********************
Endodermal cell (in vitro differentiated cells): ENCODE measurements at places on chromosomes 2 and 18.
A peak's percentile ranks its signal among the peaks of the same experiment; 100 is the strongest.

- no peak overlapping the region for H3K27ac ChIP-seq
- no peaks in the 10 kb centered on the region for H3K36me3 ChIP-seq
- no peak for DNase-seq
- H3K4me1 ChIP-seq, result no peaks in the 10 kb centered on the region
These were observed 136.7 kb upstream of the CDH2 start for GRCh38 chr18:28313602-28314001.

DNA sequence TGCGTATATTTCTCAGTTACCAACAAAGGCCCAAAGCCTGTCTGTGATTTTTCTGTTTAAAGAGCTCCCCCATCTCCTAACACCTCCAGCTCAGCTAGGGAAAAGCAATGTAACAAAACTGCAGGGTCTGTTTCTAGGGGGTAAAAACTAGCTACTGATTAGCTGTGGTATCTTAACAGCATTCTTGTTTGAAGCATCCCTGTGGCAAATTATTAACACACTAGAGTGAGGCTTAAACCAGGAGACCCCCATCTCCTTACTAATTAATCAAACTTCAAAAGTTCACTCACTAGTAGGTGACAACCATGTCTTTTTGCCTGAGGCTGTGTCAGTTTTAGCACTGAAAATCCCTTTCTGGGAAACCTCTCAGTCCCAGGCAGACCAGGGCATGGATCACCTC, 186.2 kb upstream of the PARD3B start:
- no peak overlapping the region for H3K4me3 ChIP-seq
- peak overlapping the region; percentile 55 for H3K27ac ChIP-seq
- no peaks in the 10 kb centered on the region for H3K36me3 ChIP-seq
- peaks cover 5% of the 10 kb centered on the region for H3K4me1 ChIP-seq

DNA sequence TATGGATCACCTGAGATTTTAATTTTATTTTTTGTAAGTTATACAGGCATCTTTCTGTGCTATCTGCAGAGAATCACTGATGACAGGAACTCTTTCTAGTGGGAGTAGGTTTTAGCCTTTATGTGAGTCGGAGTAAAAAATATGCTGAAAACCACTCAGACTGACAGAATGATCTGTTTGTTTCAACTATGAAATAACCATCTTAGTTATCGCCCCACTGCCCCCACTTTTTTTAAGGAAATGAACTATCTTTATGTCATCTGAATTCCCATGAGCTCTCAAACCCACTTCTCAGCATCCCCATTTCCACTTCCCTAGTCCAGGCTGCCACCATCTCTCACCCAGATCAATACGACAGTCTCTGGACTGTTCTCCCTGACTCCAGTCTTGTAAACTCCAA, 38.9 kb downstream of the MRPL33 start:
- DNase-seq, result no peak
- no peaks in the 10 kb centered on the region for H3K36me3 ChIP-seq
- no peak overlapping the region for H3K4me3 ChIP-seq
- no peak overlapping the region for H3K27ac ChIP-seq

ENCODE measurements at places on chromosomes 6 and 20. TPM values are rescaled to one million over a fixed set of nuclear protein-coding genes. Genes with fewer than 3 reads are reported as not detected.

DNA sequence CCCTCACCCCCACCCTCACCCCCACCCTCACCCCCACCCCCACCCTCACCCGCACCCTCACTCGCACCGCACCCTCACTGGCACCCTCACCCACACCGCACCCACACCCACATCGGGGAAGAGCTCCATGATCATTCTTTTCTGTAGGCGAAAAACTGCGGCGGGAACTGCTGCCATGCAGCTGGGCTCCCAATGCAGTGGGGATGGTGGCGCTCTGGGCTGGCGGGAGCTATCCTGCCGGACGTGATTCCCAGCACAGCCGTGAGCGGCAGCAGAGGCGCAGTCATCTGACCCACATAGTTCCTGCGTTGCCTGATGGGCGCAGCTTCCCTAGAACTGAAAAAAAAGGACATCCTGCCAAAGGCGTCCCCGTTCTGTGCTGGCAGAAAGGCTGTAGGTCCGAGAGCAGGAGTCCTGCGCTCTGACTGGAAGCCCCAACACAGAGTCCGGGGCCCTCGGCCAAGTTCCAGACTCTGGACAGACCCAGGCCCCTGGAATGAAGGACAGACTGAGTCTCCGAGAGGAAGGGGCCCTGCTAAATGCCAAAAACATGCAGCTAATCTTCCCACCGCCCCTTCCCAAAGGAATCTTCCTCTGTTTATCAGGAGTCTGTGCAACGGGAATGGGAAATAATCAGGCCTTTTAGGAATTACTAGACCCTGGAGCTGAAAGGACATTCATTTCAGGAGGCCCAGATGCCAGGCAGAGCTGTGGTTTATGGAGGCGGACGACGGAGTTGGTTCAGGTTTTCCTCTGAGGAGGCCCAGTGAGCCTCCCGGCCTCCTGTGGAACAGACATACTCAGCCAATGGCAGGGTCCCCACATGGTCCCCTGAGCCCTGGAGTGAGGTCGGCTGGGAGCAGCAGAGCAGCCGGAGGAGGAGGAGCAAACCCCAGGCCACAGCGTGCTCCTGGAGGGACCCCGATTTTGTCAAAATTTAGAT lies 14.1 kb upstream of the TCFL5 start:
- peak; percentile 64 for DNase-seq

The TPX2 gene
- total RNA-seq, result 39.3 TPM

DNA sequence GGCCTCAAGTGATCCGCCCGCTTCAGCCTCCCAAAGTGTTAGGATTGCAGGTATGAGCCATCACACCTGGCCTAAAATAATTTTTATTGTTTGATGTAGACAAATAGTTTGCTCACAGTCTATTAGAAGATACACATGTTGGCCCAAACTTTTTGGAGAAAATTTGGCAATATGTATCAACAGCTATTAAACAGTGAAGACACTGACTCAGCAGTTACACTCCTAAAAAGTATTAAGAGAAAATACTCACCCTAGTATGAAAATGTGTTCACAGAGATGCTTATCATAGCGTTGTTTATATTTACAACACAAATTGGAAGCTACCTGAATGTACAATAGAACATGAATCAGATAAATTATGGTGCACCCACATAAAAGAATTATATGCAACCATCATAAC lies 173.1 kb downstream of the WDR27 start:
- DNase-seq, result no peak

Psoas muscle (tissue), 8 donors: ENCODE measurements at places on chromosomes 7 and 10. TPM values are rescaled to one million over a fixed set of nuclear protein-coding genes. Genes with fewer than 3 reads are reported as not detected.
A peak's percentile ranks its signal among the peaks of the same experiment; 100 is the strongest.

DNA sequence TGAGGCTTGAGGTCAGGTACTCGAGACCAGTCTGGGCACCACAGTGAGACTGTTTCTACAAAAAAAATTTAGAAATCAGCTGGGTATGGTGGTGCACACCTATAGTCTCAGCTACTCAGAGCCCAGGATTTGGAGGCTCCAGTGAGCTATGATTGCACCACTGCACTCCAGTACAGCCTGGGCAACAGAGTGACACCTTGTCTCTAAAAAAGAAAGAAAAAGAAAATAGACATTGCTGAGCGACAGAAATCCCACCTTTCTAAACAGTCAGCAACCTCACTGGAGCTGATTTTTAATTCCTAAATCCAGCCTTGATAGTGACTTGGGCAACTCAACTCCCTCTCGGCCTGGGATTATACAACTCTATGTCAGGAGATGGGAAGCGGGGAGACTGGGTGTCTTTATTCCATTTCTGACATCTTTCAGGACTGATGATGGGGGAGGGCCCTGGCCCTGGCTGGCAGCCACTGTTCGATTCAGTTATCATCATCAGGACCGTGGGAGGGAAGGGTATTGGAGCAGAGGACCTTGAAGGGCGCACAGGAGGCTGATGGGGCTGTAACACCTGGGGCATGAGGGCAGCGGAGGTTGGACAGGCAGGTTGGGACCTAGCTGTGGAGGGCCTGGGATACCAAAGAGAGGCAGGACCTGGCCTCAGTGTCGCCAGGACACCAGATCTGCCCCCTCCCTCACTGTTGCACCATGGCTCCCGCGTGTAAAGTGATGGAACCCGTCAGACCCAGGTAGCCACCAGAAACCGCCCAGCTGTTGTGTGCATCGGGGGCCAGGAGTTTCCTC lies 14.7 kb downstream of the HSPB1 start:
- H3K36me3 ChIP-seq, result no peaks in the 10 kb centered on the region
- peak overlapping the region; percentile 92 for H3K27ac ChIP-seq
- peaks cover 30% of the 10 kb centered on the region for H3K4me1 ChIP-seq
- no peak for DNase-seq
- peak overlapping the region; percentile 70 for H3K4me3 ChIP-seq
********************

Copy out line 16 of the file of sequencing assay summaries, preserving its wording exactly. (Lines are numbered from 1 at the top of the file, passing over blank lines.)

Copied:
- no peak overlapping the region for H3K4me3 ChIP-seq